Programme Highlights

  • 4 Months course
  • Complete and comprehensive coverage of entire syllabus
  • Updated study material along with recent case studies
  • Innovative methodology and interlinking of Paper I and II
  • Learn the art of writing wonderful answers thorough daily assignments
  • Special emphasis on Paper II and Tribal India (which is rarely taught elsewhere)
  • Discussion on Previous year questions as well as expected questions
  • Test Series (8+4)
  • Personalized mentorship

Anthropology as Optional

Anthropology as an optional justifies all essential ingredients, which an aspirant can think of, before choosing an optional- interesting, scoring, short syllabus, interdisciplinary etc. Over the years, it has become most sought after optional among the aspirants of UPSC because of number reasons:

  1. Interesting: It is very interesting, as it revolves around ourselves (humans) and we can learn a lot of interesting things about ourselves.
  2. Short Syllabus: It is very easy, short and crisp, which can be easily covered holistically in 3 months.
  3. High Scoring: It is very scoring due to relative objectivity in syllabus and scientific nature.
  4. Static Syllabus: Its static nature, which means we hardly have to update it with too many current affairs, so it will save time here too.]
  5. Straightforward Questions: The nature of questions asked in the examination are direct, so it becomes easy for the students.
  6. Interdisciplinary: Anthropology uniquely blends sciences with social sciences and humanities, so it is equally suitable for aspirants from all backgrounds-whether they are from arts or humanities or engineering or medical.
  7. Overlap with GS: It overlaps with all papers in GS including essays and will be instrumental in the interview.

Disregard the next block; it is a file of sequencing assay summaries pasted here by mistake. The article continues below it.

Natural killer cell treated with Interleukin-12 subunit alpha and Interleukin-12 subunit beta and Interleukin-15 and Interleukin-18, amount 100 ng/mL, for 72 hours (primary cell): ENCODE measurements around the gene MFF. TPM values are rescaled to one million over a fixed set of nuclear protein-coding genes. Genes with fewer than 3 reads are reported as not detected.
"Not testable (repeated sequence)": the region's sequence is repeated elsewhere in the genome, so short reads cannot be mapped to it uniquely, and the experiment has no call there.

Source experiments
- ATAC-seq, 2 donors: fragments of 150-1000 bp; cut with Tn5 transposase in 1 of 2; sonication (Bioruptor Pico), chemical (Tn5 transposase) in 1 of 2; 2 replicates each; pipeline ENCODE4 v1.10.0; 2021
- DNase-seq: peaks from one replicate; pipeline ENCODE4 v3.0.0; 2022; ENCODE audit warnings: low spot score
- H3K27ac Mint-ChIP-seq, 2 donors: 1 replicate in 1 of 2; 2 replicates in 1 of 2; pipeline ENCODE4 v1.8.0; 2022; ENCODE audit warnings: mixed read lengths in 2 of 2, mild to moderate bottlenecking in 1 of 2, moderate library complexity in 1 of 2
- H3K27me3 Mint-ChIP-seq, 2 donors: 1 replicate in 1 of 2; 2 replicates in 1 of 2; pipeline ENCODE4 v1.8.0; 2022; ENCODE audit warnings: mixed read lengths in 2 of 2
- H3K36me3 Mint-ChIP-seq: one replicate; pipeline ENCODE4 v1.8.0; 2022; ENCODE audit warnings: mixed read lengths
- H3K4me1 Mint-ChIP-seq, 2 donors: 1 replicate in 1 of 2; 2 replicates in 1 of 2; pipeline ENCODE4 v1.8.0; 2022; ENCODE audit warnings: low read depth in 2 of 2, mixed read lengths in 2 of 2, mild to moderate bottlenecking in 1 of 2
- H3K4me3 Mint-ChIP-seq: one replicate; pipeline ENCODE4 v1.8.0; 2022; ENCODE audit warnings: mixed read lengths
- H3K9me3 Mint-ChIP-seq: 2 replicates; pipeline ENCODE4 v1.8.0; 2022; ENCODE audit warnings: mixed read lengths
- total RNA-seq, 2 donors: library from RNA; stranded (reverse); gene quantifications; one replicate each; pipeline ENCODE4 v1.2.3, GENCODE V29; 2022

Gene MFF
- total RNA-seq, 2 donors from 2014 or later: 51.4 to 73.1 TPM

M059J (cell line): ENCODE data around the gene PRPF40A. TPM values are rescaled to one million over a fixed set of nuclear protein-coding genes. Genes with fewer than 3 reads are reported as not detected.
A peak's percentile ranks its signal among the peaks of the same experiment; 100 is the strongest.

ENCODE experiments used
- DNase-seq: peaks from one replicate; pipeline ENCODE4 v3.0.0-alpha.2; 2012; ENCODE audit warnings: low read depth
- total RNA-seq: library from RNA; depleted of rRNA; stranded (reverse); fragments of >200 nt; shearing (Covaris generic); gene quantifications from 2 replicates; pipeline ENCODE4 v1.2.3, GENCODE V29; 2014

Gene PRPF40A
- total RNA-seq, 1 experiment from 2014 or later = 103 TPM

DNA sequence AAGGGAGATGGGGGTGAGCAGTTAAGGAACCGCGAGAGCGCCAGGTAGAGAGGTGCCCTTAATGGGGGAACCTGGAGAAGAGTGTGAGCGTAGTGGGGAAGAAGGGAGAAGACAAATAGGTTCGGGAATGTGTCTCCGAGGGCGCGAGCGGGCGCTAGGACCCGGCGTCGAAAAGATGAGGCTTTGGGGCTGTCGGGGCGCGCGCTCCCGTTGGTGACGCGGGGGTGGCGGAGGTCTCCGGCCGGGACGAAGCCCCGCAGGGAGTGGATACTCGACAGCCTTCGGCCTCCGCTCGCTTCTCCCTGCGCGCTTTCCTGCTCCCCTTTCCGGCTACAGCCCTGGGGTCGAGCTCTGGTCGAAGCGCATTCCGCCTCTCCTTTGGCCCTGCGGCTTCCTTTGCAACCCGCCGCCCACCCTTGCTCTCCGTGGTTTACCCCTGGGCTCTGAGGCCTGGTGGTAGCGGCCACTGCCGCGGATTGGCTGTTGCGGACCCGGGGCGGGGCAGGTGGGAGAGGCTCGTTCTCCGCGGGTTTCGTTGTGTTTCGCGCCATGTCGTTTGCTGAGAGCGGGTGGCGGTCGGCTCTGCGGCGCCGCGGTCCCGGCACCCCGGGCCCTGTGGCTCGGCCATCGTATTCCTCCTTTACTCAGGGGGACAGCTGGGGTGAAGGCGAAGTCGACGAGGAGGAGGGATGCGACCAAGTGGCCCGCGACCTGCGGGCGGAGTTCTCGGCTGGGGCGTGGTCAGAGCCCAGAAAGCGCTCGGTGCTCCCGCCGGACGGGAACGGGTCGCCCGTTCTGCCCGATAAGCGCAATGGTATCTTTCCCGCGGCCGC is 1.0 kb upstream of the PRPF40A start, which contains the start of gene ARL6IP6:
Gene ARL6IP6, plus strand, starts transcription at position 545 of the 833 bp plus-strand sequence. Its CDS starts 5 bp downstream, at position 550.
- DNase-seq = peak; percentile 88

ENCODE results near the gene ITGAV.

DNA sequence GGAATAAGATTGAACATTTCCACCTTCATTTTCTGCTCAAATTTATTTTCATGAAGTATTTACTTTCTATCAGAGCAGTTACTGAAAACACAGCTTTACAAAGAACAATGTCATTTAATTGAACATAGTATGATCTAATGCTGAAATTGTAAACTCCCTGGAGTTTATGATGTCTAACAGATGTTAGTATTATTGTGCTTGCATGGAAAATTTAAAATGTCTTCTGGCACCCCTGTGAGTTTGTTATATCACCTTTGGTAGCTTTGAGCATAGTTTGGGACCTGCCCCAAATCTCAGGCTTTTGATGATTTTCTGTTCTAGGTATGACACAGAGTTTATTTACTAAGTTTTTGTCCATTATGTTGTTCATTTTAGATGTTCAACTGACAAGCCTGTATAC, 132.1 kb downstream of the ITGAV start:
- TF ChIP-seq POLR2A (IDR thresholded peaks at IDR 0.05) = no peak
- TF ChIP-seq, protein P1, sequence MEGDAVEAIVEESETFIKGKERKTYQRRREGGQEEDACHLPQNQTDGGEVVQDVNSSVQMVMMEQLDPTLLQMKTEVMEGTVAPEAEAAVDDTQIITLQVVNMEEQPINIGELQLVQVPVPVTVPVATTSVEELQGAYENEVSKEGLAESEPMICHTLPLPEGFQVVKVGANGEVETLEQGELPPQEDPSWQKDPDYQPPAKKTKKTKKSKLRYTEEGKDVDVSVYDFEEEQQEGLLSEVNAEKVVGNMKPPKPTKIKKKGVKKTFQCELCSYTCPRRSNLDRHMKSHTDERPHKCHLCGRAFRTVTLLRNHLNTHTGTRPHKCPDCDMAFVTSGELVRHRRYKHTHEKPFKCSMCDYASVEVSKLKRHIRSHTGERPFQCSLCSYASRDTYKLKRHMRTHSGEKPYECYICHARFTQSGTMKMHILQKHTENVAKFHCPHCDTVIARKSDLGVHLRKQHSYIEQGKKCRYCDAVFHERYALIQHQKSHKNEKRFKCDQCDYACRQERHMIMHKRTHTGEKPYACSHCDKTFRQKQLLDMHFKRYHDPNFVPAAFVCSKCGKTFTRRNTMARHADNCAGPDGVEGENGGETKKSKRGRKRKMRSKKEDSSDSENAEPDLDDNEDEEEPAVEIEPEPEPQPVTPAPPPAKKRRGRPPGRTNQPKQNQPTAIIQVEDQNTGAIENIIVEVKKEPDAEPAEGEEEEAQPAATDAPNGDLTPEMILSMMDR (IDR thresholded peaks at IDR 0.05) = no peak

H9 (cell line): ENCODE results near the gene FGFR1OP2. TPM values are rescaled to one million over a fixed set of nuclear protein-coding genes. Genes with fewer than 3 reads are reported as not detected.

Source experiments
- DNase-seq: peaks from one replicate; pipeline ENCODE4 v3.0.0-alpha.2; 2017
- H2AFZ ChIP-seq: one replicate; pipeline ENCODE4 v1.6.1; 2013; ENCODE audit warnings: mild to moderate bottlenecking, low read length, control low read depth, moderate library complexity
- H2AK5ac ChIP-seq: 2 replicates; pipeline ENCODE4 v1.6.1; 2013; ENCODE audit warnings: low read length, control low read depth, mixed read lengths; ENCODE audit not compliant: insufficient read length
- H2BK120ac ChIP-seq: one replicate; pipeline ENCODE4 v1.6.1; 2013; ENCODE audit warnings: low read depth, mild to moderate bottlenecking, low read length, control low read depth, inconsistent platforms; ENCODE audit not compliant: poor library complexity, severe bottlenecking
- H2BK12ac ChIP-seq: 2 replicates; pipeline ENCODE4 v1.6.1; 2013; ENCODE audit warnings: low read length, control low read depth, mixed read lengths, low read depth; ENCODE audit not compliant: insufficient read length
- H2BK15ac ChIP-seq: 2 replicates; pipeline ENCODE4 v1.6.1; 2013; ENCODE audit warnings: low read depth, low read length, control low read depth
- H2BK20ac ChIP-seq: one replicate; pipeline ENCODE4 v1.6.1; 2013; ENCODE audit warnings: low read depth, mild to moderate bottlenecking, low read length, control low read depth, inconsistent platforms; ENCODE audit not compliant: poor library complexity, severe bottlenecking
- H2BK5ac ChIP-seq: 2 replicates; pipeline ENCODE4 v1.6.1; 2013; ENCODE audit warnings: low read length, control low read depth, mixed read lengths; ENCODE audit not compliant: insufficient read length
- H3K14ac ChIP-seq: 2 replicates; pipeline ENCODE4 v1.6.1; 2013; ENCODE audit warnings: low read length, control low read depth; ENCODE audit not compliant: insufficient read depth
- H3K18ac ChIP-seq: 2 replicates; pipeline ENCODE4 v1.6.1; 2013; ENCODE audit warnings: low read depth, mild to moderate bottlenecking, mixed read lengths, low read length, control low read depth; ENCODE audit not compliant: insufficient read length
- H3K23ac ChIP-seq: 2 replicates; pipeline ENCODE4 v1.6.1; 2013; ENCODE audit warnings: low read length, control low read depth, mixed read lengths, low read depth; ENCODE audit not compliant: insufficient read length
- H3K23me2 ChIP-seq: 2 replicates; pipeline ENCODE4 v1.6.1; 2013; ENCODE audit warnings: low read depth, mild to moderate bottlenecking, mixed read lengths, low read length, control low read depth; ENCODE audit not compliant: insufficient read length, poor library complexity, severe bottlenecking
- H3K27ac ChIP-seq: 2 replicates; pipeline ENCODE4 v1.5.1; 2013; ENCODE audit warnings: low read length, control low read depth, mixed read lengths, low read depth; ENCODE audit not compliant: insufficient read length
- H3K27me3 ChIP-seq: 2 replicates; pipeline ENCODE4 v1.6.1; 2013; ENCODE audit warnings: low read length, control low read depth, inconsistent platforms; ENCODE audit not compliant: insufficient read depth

Study Material

We provide complete and updated study material with most recent case studies, reports of various committees, indices etc.

Our Study material will be sufficient to cover every detail of Anthropology necessary for UPSC CSE.

Tests

Our Test Series is designed for 3 level evaluation

  • Regular evaluation through class assignments
  • Unit wise Tests
  • Sectional and Full length Tests

ANTHROPOLOGY ADVANCED: 

Aim: 

1. Batch is targeting people who are appearing for 2021 mains

  • It is expected that the students must have studied the syllabus once thoroughly.

2. Revision of entire anthropology syllabus in 20 classes

Directions:

1. Crisp and multidimensional write ups and pointers are required as study material.

2. Themes on which study material will be made need to be picked directly from the pyqs

3. Any additional theme on which notes are required would be communicated as the course progresses.

4. More tabular and point wise presentation of material is required 

5. The document needs to be created and shared on google docs

6. Index needs to be given before every unit. 

  • For extra visibility- mention separately in the index: Case study titles and any newer/unique topics

7. The layout of study material will be discussed before hand to prevent any confusion. 


 

Sample study material

Class 1: Introduction to Anthropology & Research Methods

Sub topics in introduction to anthropology

1. Definitions of anthropology (2-3)

2. Development of anthropology (all 4 branches separately)

  • Give pointers only and not detailed explanation
3. Scope of anthropology (give for all 4 branches separately)
  • Also include the subfields within scope

4. Significance of anthropology (give separately for all branches + examples of applications) 

5. Relationship with other branches (needed in tabular form)

Example 1: 

Physical anthropology: 

Definition

  • Paul Broca, father of Physical Anthropology defines it as the natural history of the genus Homo and more concretely as the science whose objective is to study humanity as a whole and in relationship to rest of the nature.